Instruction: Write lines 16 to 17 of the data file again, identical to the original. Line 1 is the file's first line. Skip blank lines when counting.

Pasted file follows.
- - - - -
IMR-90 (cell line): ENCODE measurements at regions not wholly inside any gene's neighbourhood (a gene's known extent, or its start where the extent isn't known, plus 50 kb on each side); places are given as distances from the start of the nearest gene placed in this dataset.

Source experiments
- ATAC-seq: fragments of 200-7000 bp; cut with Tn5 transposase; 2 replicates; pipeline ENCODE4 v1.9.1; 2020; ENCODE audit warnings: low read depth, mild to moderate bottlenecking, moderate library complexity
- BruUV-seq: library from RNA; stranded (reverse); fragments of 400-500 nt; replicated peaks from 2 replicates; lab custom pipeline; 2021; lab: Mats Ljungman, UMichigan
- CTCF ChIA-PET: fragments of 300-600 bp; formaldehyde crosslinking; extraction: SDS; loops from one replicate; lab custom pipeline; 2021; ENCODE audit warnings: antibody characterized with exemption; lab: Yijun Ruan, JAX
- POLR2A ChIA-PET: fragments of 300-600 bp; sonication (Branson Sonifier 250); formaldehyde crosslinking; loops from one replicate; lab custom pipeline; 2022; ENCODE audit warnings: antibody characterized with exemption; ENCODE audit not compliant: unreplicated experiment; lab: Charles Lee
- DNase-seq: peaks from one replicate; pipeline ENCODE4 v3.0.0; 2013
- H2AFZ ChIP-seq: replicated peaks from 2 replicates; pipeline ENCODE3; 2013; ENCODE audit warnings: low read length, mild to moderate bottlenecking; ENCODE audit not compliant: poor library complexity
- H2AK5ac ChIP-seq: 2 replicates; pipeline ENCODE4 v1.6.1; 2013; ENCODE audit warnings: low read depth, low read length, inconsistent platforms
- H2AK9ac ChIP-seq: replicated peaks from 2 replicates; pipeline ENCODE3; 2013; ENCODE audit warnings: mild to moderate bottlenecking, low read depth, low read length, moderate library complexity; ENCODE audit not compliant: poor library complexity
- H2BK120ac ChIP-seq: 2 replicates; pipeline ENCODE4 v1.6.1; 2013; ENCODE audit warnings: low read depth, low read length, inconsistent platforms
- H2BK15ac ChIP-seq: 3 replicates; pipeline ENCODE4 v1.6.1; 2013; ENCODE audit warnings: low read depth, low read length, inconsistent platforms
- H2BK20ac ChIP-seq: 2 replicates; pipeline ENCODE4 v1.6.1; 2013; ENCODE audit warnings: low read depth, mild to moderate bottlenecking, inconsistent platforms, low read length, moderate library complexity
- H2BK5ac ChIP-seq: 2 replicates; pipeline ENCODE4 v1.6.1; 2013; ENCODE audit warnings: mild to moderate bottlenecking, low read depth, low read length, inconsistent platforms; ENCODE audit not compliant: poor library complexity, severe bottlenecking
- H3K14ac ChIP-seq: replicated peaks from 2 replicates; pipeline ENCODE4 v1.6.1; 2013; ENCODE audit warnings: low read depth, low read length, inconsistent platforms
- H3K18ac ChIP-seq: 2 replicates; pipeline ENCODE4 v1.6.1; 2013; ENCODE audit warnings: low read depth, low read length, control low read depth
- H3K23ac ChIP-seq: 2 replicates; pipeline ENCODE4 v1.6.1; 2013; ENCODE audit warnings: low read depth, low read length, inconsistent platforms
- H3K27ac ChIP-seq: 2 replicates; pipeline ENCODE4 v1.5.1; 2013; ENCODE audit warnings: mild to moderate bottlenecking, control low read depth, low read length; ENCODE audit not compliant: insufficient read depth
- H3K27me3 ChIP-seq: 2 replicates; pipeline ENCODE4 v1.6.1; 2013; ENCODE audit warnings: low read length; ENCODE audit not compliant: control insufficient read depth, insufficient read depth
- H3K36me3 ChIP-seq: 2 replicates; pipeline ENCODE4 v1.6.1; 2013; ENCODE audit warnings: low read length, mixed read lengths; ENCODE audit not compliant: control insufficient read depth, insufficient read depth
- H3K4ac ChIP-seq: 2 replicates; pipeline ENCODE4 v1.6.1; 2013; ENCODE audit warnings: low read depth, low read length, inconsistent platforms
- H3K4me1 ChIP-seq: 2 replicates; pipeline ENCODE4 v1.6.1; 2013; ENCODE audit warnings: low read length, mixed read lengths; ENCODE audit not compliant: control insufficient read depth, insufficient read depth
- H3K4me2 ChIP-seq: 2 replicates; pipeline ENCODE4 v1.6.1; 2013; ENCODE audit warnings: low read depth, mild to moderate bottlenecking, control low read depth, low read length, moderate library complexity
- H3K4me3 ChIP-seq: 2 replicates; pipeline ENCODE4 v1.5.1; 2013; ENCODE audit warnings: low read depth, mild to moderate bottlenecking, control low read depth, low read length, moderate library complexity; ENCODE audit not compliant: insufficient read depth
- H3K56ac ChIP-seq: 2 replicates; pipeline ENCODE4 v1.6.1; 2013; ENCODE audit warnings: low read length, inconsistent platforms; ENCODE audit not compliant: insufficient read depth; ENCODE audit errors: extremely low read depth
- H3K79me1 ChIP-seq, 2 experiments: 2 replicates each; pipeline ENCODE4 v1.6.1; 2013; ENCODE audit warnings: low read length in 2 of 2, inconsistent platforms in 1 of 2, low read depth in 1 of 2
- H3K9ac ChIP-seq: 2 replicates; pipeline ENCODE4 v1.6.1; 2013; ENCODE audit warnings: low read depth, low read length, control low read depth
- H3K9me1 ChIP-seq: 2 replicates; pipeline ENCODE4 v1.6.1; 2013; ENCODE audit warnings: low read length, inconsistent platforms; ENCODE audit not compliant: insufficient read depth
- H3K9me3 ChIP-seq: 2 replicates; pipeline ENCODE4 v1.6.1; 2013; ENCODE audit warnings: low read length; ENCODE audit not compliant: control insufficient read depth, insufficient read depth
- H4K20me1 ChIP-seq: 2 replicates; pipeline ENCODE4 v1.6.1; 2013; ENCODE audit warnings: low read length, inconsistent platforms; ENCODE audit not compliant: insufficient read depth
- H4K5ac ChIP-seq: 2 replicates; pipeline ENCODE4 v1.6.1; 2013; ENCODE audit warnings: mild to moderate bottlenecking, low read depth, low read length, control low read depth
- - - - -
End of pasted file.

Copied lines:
- H3K18ac ChIP-seq: 2 replicates; pipeline ENCODE4 v1.6.1; 2013; ENCODE audit warnings: low read depth, low read length, control low read depth
- H3K23ac ChIP-seq: 2 replicates; pipeline ENCODE4 v1.6.1; 2013; ENCODE audit warnings: low read depth, low read length, inconsistent platforms